Retro Instinct Versus Future Fetish: Emperor Tomato Ketchup 25 Years On

By 1995 Stereolab should have been at the peak of their powers, so why didn't it feel that way to Tim Gane and Laetitia Sadier? Fergal Kinney examines the series of events that saw the band escape the dead end they'd ended up in culminating in the release of one of their most celebrated albums

Viewed from the outside, by 1996 Stereolab must have seemed like a unit that could only ascend. Half a decade into the project, affectionately termed “the groop” by its nucleus members, the couple of Tim Gane and Laetitia Sadier, Stereolab appeared to be going overground. 1994’s Mars Audiac Quintet had been their poppiest, sharpest work thus far – and they had been rewarded with a near hit single in ‘Ping Pong’ and their first top 20 charting album. They’d toured the US as part of an all-star Lollapalooza line-up, becoming unlikely bedfellows to the Beastie Boys, Smashing Pumpkins and Green Day. And to the record buying public, the 1995 release of the second in their continuing Switched On series – gathering up odds and sods of non-album material – would suggest a band at the peak of their powers. Internally, however, things were very different.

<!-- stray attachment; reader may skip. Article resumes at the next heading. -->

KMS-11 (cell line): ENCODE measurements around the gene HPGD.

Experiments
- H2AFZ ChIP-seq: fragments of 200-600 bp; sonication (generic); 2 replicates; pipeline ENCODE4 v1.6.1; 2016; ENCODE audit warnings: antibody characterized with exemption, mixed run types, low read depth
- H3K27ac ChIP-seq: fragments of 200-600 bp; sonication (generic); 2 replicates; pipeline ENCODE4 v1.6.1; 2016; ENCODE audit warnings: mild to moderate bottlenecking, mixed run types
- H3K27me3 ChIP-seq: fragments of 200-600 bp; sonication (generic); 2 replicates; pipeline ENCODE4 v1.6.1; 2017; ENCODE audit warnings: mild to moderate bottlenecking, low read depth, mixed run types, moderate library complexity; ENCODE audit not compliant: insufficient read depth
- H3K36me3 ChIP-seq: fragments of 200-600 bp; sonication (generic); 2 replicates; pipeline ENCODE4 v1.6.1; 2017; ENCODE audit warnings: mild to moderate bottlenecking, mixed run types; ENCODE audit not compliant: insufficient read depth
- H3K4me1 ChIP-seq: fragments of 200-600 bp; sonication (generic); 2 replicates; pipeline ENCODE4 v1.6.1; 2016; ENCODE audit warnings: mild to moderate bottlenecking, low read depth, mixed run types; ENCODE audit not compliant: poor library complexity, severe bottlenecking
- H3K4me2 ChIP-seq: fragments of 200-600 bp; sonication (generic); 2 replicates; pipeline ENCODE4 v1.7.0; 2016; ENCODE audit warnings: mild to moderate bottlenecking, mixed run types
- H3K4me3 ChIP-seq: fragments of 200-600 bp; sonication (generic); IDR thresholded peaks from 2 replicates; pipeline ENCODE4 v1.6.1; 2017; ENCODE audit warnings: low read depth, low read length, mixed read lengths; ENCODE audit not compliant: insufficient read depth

“It was a difficult time” reflected Tim Gane to the Guardian in 2019, “there was a lot of bad feeling, a lot of relentless touring.” Mars Audiac Quintet had felt like as far as the group could take their formula of motorik rock and lounge-y avant-pop. For about a year, almost everything they tried seemed to be another creative dead end. Recording sessions had been a disaster. “It was bass and saxophone and drums playing nearly the same riff for eight minutes” remembered Gane, “the engineer was like, you’re going to sell three copies.”

The band had hit an impasse, and something had to give. Always one to keep busy, Gane had been invited to cover a track by 1960s psych pioneers the Godz, alongside bands like Comet Gain and the Apollos for tribute compilation Godz Is Not A Put-On. Listening to the track, ‘ABC’, it might sound fairly unremarkable – probably one of the least interesting recordings Stereolab put their name to around that time – but this throwaway cover would unlock the door to the brightest purple patch in their recording career. This is the stuff we talk about when we talk about Stereolab.